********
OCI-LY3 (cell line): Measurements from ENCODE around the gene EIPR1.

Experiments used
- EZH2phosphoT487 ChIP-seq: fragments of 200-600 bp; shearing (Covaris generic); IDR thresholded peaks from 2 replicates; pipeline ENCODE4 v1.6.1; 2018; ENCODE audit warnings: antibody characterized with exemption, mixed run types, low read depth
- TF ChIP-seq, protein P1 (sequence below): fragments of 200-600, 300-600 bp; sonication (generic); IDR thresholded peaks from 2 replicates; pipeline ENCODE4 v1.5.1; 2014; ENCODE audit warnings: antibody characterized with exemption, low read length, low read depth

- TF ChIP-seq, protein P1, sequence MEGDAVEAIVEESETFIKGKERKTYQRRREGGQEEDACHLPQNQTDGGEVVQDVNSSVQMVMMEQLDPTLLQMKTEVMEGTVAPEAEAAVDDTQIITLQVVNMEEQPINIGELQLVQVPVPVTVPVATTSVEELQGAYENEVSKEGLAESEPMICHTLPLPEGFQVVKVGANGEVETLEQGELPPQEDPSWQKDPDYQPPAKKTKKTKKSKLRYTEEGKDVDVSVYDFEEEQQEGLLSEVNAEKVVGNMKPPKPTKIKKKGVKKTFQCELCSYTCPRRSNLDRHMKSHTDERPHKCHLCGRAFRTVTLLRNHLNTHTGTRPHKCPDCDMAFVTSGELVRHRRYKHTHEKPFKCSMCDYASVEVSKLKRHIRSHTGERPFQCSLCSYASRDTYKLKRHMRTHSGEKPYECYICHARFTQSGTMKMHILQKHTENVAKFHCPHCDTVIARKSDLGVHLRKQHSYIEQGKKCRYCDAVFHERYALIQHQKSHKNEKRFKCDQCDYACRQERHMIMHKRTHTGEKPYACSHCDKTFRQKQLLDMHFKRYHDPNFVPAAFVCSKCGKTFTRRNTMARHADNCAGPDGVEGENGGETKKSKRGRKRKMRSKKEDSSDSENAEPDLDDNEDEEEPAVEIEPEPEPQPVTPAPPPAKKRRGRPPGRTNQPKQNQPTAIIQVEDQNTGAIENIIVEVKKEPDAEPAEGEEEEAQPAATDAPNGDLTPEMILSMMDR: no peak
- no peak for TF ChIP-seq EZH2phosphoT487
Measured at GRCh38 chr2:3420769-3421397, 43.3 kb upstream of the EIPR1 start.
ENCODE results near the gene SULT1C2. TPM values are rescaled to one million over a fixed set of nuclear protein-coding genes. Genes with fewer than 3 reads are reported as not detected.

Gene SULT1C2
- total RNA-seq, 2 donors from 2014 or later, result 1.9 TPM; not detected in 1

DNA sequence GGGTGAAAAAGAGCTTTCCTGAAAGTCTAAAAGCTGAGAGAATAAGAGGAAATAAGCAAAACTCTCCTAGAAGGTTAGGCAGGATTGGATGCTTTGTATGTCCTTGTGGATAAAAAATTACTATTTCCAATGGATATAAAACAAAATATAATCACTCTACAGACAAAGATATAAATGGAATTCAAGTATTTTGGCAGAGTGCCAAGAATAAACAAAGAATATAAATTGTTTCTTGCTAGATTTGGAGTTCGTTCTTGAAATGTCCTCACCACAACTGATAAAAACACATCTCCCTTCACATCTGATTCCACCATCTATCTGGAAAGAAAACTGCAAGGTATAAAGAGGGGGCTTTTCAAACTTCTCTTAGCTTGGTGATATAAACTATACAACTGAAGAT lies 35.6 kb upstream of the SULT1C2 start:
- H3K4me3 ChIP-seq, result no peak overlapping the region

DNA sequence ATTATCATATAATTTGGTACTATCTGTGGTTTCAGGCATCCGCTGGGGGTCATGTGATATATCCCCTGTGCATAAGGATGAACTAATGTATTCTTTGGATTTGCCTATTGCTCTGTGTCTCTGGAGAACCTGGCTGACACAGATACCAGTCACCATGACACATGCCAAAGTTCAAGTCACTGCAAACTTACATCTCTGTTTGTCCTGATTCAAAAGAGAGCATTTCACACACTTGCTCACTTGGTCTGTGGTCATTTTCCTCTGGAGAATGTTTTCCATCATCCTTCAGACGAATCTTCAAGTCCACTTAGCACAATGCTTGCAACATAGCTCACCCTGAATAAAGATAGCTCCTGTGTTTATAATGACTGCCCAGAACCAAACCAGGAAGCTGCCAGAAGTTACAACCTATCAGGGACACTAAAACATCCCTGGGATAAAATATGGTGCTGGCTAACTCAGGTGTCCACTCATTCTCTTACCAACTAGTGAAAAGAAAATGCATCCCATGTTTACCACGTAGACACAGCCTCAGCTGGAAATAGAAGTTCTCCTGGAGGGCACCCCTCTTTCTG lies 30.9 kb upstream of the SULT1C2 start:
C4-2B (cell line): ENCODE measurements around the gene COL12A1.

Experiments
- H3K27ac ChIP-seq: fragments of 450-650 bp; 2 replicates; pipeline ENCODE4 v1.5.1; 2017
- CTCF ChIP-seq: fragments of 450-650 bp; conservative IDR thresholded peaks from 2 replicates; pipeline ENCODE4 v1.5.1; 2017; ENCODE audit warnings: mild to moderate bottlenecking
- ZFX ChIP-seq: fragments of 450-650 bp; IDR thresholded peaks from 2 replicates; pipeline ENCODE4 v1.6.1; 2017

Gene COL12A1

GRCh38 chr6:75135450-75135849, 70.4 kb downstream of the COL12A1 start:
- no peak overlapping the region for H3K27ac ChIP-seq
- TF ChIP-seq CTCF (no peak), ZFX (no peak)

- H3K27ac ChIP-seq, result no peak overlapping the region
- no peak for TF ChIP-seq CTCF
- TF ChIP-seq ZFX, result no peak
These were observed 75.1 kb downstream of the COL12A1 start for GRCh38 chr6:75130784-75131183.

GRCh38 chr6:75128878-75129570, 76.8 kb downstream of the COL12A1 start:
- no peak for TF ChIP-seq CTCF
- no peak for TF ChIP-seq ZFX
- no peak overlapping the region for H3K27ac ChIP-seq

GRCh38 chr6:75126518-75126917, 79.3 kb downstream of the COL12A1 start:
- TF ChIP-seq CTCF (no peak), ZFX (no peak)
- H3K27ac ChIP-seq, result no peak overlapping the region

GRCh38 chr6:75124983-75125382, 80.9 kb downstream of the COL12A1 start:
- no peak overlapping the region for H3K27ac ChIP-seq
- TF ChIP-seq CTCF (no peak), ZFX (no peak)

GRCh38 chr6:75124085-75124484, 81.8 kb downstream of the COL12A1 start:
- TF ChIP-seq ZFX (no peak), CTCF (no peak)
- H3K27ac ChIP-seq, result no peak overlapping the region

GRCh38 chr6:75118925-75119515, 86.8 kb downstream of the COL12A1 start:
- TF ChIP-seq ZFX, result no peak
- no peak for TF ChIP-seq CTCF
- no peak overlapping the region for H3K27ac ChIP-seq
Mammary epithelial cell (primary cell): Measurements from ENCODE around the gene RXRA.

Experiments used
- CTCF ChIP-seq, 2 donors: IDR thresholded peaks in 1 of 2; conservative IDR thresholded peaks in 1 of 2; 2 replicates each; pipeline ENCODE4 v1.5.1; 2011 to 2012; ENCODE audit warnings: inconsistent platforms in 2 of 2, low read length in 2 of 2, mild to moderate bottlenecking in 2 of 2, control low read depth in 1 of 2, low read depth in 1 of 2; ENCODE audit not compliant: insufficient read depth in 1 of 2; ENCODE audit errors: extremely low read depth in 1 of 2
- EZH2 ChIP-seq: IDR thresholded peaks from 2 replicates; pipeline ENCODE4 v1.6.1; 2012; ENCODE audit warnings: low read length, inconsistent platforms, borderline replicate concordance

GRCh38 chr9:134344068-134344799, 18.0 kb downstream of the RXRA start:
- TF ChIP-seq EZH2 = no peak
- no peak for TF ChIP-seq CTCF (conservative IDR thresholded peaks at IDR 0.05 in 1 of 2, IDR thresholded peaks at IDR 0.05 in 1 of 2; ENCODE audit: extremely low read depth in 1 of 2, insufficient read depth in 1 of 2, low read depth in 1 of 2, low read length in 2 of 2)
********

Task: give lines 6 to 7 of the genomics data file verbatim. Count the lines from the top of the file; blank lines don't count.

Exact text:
- no peak for TF ChIP-seq EZH2phosphoT487
Measured at GRCh38 chr2:3420769-3421397, 43.3 kb upstream of the EIPR1 start.